Lion’s Mane doesn’t affect sleep directly. However, it helps to reduce stress hormones and anxiety symptoms, making you feel more relaxed. As a result, you may find it easier to get to sleep -and stay asleep.

The Indirect Effects of Lion’s Mane Mushroom on Our Sleep

Lion’s Mane is a mushroom that is often used to help with sleep. It has been shown to help with insomnia, chronic pain, and even Alzheimer’s disease. It is called Lion’s Mane because of the appearance of the mushroom – it resembles a mane on a lion. The way it helps insomnia and chronic pain is by acting as an anti-inflammatory. 

When you reduce inflammation in your body, you can sleep better and experience less pain. The mushroom also contains compounds like beta-glucans which are known to have antioxidant properties. Antioxidants are important for good health because they can help protect against free radicals which cause damage to cells in the body.

Lion’s Mane has also been shown to improve sleep quality by reducing anxiety and depression levels, improving mood and cognitive function, reducing insomnia symptoms, increasing REM sleep time and reducing cortisol levels in the blood.

The polysaccharides and oligosaccharides in the mushroom help promote nerve growth factor (NGF) which, besides helping calm you down and make you more focused, can be useful for those who suffer from Alzheimer’s disease or Parkinson’s disease.

However, not all compounds in Lion’s Mane affect sleep. The mushroom is comprised of different chemicals that have unique effects on your body. Let’s have a look at some of them:

Active Compounds and Their Effects

Lion’s Mane is known to have the following active compounds:

  1. Hericenones – these are anti-inflammatory and anti-cancerous compounds that are believed to stimulate nerve growth.
  2. Erinacines – these are also anti-inflammatory and anti-cancerous compounds, and they are the ones that work together with hericenones to increase NGF. 
  3. Erinacines A, B, C, D – these are all different variations of the erinacine compound and they have different effects on the body, such as reducing oxidative stress.
  4. Polysaccharides – these make up most of what Lion’s Mane Mushroom consists of and they have a variety of benefits including detoxification, immune boosting properties and antioxidant properties. They also help with digestive issues like constipation or diarrhea as well as allergies and asthma symptoms.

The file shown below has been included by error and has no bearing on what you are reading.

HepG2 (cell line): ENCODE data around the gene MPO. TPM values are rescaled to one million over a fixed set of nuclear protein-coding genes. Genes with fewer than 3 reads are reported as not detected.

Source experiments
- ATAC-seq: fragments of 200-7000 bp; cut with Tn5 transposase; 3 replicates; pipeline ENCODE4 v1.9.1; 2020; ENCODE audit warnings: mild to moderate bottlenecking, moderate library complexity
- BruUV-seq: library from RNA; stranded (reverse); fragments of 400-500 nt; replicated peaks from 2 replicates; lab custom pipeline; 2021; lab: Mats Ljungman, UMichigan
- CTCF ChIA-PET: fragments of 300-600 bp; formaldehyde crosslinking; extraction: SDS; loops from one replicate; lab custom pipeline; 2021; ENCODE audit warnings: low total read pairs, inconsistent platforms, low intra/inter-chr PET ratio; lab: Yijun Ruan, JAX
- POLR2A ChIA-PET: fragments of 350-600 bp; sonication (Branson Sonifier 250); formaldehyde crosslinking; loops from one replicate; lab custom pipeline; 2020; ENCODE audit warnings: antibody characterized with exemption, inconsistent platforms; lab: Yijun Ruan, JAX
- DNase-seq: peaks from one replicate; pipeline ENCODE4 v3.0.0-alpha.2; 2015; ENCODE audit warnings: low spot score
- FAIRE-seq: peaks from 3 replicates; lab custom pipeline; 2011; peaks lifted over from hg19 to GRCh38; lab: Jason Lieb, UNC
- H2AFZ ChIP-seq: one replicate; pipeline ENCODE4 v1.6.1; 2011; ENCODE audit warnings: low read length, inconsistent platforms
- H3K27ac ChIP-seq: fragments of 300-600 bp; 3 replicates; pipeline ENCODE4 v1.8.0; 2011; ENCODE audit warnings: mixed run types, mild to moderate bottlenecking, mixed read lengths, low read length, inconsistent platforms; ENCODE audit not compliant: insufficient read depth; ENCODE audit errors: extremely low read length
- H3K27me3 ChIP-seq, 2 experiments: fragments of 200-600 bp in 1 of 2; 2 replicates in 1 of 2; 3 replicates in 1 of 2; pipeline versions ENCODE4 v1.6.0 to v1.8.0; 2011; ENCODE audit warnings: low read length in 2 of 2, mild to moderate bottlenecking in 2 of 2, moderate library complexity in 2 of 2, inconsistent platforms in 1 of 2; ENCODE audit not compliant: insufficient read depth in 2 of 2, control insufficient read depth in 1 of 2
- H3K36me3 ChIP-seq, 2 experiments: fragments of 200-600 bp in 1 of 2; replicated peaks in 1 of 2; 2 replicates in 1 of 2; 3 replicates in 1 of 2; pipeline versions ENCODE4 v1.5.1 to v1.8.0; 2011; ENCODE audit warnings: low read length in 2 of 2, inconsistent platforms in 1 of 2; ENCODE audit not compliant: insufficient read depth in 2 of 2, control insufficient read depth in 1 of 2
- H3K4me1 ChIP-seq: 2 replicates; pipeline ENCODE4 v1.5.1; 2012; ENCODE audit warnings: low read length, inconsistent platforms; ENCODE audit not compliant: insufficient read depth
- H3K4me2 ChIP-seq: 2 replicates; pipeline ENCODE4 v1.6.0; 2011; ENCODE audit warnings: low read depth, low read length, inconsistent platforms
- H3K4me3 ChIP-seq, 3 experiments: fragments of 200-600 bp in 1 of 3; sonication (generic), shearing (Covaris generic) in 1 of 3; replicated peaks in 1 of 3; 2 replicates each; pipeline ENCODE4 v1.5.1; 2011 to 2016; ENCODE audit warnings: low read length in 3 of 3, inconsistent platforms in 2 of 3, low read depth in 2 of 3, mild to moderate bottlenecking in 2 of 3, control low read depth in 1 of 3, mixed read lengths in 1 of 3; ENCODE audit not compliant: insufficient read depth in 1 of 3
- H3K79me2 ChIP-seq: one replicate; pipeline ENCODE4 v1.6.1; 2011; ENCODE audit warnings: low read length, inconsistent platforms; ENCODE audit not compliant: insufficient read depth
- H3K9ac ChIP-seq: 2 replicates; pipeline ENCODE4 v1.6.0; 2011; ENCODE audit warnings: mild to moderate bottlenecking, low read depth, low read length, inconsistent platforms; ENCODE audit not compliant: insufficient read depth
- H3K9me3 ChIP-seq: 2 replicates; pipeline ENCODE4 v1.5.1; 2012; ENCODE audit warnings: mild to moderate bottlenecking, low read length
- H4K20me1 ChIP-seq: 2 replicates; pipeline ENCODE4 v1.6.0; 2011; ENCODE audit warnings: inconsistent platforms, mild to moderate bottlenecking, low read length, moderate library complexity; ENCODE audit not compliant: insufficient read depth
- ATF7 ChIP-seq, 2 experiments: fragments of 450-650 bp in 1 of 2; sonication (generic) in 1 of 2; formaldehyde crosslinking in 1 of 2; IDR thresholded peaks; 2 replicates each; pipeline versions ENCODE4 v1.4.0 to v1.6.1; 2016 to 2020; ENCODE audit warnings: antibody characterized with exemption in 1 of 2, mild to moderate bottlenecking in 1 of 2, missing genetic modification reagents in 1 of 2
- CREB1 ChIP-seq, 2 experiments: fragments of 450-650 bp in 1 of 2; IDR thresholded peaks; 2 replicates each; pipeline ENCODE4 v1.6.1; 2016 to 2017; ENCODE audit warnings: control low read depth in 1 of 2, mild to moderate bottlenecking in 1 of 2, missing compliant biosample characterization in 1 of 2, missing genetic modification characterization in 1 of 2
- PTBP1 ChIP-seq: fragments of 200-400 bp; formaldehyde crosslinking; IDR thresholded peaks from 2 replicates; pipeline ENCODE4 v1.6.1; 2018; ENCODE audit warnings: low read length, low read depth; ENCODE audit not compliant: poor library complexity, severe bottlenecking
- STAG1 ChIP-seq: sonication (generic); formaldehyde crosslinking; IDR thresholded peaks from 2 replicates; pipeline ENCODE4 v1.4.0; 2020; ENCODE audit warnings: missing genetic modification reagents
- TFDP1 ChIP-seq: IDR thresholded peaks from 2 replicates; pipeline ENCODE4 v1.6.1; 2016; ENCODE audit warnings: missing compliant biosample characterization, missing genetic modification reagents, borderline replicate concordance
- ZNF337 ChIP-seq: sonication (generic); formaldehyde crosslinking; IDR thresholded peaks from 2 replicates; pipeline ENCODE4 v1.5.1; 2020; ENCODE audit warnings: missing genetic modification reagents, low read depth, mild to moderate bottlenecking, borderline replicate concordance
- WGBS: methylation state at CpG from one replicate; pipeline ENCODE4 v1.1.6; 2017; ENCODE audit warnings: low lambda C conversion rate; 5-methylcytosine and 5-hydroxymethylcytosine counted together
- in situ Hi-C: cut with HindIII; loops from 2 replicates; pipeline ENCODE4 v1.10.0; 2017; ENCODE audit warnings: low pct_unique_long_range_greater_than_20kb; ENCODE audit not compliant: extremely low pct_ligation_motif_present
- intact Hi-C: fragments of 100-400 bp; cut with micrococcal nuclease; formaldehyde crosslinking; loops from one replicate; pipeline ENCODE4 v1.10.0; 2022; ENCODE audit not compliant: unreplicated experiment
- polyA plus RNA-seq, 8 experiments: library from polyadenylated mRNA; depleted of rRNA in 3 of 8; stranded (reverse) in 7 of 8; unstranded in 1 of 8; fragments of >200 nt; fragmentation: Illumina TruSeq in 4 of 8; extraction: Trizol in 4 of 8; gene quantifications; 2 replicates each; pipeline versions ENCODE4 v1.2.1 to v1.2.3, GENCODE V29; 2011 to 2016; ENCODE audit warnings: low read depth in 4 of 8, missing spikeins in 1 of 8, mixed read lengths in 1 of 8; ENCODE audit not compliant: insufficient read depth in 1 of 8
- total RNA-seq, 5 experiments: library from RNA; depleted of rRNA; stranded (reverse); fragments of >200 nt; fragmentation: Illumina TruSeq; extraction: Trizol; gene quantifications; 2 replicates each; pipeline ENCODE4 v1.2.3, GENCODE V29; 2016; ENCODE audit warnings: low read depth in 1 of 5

What is the Optimal Lion’s Mane Dosage for Sleep?

The recommended dosage of Lion’s Mane Mushroom is 500-3000mg of a high-quality extract, with the higher doses being more effective. It often takes 2-4 weeks before you notice the full effects of Lion’s Mane. However, you can start feeling the benefits as soon as 2 days into supplementation, as everyone reacts differently to this mushroom.

It’s important to do your research on the types of Lion’s Mane Mushrooms on the market, as there are different types of extracts, and some are better than others.

Lion’s Mane Mushroom can also be taken in capsule or tablet form, which is more convenient for people who find it hard to swallow whole mushroom chunks.

Unfortunately, there are many Lion’s Mane Mushrooms supplements today that don’t work at all as they are of low quality. With Lion’s Mane supplements, the saying “you get what you pay for” really is true.

Nashua Valley Team

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  1. I don’t seem to derive any energy from this prod. It sure put me to sleep quick enough. I also was taking nootropics. Many diff mushrooms. same thing, sleep. The Lions mane specify 2 a day@1000 mg. I take 1 around noon and counteract w/caffeine tea. I actually thought I would get more energy…nada. I’m 80 now and I have a lot of work around here. I have a big lawn but, now it takes me 2 days instead of 2 & half hrs. What do u suggest. Thank you, Judy D.

    1. Thanks for reaching out Judy.

      If you need a quick energy boost, an obvious fix would be caffeine. However, in the context of chronic fatigue, or general fatigue, it’s better to work on cellular energy support as well as adrenal gland support. This way, you will be supporting your long-term energy production without putting pressure on your system with stimulants like caffeine.Caffeine can actually make the fatigue worse in the long run, because it depletes your adrenal glands.

      The supplements that could help you with fatigue are D-Ribose, CoQ10, and Pine Bark Extract (don’t take Pine Bark Extract if you’re taking blood thinners, though, as the combination can increase the risk of bleeding). Keep in mind that fatigue can also come from low iron levels, so we would advise to get a blood test. Also, talk to your doctor about what supplements you may want to take, and any lifestyle modifications that could help you.

      We’re not offering medical advice here. Remember, you shouldn’t be playing with your health – get checked by a professional doc before trying anything on your own!

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